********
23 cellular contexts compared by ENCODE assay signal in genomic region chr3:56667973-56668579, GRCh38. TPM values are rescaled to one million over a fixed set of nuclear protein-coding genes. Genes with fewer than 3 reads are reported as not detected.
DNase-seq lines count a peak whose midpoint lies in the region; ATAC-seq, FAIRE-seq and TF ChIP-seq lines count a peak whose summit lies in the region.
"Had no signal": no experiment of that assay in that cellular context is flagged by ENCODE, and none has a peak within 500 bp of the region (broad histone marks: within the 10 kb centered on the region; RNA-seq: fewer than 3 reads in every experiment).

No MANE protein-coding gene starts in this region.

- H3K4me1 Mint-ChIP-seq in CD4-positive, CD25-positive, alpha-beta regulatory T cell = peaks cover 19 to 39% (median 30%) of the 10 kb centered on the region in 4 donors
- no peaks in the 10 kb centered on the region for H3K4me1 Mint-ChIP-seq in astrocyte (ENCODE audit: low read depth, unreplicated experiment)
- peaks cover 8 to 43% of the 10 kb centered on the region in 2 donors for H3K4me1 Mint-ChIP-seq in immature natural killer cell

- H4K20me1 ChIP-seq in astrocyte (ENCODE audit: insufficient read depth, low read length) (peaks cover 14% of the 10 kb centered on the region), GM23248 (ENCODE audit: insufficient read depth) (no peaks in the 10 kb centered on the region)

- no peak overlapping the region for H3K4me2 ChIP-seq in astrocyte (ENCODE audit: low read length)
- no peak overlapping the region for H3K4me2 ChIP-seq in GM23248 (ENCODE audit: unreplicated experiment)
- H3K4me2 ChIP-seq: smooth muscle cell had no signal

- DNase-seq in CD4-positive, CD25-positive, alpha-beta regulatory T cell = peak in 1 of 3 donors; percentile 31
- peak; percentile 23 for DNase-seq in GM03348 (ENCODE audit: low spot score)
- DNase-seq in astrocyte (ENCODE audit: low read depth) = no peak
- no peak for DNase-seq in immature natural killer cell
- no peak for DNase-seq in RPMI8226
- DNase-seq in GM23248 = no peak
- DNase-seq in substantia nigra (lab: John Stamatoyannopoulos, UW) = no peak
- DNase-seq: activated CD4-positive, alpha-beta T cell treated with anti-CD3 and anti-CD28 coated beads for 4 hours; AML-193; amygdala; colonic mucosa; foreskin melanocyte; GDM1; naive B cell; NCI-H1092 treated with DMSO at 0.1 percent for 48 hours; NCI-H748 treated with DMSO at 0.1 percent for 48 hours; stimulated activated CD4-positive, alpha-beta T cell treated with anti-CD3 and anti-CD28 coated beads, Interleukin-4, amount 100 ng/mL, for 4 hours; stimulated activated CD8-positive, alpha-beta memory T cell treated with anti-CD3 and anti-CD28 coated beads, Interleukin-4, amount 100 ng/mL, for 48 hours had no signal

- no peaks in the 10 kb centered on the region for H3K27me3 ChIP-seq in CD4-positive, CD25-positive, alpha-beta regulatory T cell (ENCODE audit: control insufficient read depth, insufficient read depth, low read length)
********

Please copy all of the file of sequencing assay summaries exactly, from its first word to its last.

23 cellular contexts compared by ENCODE assay signal in genomic region chr3:56667973-56668579, GRCh38. TPM values are rescaled to one million over a fixed set of nuclear protein-coding genes. Genes with fewer than 3 reads are reported as not detected.
DNase-seq lines count a peak whose midpoint lies in the region; ATAC-seq, FAIRE-seq and TF ChIP-seq lines count a peak whose summit lies in the region.
"Had no signal": no experiment of that assay in that cellular context is flagged by ENCODE, and none has a peak within 500 bp of the region (broad histone marks: within the 10 kb centered on the region; RNA-seq: fewer than 3 reads in every experiment).

No MANE protein-coding gene starts in this region.

- H3K4me1 Mint-ChIP-seq in CD4-positive, CD25-positive, alpha-beta regulatory T cell = peaks cover 19 to 39% (median 30%) of the 10 kb centered on the region in 4 donors
- no peaks in the 10 kb centered on the region for H3K4me1 Mint-ChIP-seq in astrocyte (ENCODE audit: low read depth, unreplicated experiment)
- peaks cover 8 to 43% of the 10 kb centered on the region in 2 donors for H3K4me1 Mint-ChIP-seq in immature natural killer cell

- H4K20me1 ChIP-seq in astrocyte (ENCODE audit: insufficient read depth, low read length) (peaks cover 14% of the 10 kb centered on the region), GM23248 (ENCODE audit: insufficient read depth) (no peaks in the 10 kb centered on the region)

- no peak overlapping the region for H3K4me2 ChIP-seq in astrocyte (ENCODE audit: low read length)
- no peak overlapping the region for H3K4me2 ChIP-seq in GM23248 (ENCODE audit: unreplicated experiment)
- H3K4me2 ChIP-seq: smooth muscle cell had no signal

- DNase-seq in CD4-positive, CD25-positive, alpha-beta regulatory T cell = peak in 1 of 3 donors; percentile 31
- peak; percentile 23 for DNase-seq in GM03348 (ENCODE audit: low spot score)
- DNase-seq in astrocyte (ENCODE audit: low read depth) = no peak
- no peak for DNase-seq in immature natural killer cell
- no peak for DNase-seq in RPMI8226
- DNase-seq in GM23248 = no peak
- DNase-seq in substantia nigra (lab: John Stamatoyannopoulos, UW) = no peak
- DNase-seq: activated CD4-positive, alpha-beta T cell treated with anti-CD3 and anti-CD28 coated beads for 4 hours; AML-193; amygdala; colonic mucosa; foreskin melanocyte; GDM1; naive B cell; NCI-H1092 treated with DMSO at 0.1 percent for 48 hours; NCI-H748 treated with DMSO at 0.1 percent for 48 hours; stimulated activated CD4-positive, alpha-beta T cell treated with anti-CD3 and anti-CD28 coated beads, Interleukin-4, amount 100 ng/mL, for 4 hours; stimulated activated CD8-positive, alpha-beta memory T cell treated with anti-CD3 and anti-CD28 coated beads, Interleukin-4, amount 100 ng/mL, for 48 hours had no signal

- no peaks in the 10 kb centered on the region for H3K27me3 ChIP-seq in CD4-positive, CD25-positive, alpha-beta regulatory T cell (ENCODE audit: control insufficient read depth, insufficient read depth, low read length)